Bismuth telluride- (Bi2Te3-) based compounds, as one of the most excellent thermoelectric materials near room temperature, are extensively used in the area of medical appliance, microelectronic devices, biologic slug, and so on [4, 5]. Due to the wide practical applications, a great deal of research has focused on improving the TE properties of Bi2Te3 materials [6–12]. Nanostructure can enhance the electronic density of states near Fermi level, and the nanostructured thermoelectric materials have a large number of boundaries that will strongly scatter the phonons and carries . Therefore, the Seebeck coefficient is improved, and the thermal conductivity is reduced, which lead to the improvement of thermoelectric properties.
Graphene has become one of the most exciting topics of research in recent years. This two-dimensional material constitutes layers of carbon atoms arranged in six-membered rings. As a new kind of function materials, graphene has high conductivity, high carrier mobility, and excellent mechanical properties [14, 15]. So, it has been widely used to prepare various kinds of functional composites since the first report of the free standing graphene [16–20].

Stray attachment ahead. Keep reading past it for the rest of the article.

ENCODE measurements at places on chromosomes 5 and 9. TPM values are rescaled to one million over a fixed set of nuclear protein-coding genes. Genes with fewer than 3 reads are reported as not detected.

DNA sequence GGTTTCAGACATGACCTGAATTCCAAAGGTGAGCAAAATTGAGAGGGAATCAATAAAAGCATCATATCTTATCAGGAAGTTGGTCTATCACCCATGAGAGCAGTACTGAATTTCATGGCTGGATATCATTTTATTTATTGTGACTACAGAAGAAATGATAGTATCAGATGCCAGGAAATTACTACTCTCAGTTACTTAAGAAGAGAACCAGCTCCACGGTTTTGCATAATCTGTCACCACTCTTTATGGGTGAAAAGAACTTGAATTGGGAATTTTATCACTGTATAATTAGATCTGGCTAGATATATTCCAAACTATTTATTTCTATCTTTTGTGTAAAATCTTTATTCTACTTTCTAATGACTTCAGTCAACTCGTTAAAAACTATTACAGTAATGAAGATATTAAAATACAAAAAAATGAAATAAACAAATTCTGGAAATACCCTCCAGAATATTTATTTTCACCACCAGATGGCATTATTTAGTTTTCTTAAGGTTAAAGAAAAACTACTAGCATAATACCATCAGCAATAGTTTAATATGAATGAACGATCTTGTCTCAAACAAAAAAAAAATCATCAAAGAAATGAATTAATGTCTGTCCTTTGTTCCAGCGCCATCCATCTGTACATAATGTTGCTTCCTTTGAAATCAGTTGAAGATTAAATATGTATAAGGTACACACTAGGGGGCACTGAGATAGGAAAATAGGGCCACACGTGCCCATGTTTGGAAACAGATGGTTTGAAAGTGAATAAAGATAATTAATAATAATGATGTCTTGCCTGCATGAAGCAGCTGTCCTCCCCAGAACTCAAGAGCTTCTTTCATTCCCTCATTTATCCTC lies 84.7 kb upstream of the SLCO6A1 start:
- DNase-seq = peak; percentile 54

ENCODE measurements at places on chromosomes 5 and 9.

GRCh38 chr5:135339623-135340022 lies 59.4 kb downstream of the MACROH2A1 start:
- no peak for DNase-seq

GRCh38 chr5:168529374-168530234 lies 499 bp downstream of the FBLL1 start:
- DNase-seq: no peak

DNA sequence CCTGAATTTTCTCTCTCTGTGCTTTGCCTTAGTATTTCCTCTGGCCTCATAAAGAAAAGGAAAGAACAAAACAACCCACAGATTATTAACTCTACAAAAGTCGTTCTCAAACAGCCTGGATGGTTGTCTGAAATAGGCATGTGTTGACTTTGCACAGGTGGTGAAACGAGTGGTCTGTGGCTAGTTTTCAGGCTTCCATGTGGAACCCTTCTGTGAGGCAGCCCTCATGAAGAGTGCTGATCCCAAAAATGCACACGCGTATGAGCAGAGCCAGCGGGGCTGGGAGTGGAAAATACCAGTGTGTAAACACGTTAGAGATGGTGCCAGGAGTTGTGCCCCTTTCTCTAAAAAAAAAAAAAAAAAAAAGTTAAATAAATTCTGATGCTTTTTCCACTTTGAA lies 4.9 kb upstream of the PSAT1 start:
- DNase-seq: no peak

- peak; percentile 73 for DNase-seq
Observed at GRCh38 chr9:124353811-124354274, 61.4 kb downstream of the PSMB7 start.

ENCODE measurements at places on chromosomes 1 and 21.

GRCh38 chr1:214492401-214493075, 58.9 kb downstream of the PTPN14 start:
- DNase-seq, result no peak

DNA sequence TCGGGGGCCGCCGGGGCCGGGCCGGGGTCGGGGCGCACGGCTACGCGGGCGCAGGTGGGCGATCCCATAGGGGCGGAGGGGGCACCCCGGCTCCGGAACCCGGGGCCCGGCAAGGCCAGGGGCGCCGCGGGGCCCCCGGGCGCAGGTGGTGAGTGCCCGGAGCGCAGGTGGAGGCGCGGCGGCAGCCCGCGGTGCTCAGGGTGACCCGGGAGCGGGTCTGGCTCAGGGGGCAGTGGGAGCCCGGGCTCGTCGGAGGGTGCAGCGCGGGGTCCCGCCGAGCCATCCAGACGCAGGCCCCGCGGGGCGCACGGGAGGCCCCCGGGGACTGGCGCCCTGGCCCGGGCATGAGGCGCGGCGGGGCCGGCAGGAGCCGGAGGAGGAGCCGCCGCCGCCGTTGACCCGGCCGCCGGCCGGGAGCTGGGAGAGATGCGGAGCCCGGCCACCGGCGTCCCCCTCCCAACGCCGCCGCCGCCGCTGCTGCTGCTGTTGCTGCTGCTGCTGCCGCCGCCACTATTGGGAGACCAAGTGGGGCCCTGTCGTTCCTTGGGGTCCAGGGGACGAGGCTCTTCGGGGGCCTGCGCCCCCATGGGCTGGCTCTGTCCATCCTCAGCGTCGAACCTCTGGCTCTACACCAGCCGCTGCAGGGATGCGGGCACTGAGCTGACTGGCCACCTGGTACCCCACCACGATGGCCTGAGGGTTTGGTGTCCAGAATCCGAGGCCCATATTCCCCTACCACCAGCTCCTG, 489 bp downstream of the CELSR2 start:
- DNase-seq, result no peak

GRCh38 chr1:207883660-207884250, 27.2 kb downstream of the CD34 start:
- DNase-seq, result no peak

In this work, Graphene/Bi2Te3 nanopowders with different graphene contents were synthesized by hydrothermal synthesis, and then bulk materials were fabricated by spark plasma sintering (SPS). The TE properties of the Graphene/Bi2Te3 composite materials sintered body, prepared from the synthesized nanopowders, were characterized. Our studies focus on the particle morphology and sintering behavior of Graphene/Bi2Te3 nanopowders.
2. Experimental Procedure
All the chemicals were of analytical grade and were used without further purification. Graphene nanosheet (J&K Scientific Inc.) was dispersed in the alcohol to form a certain concentration of solution.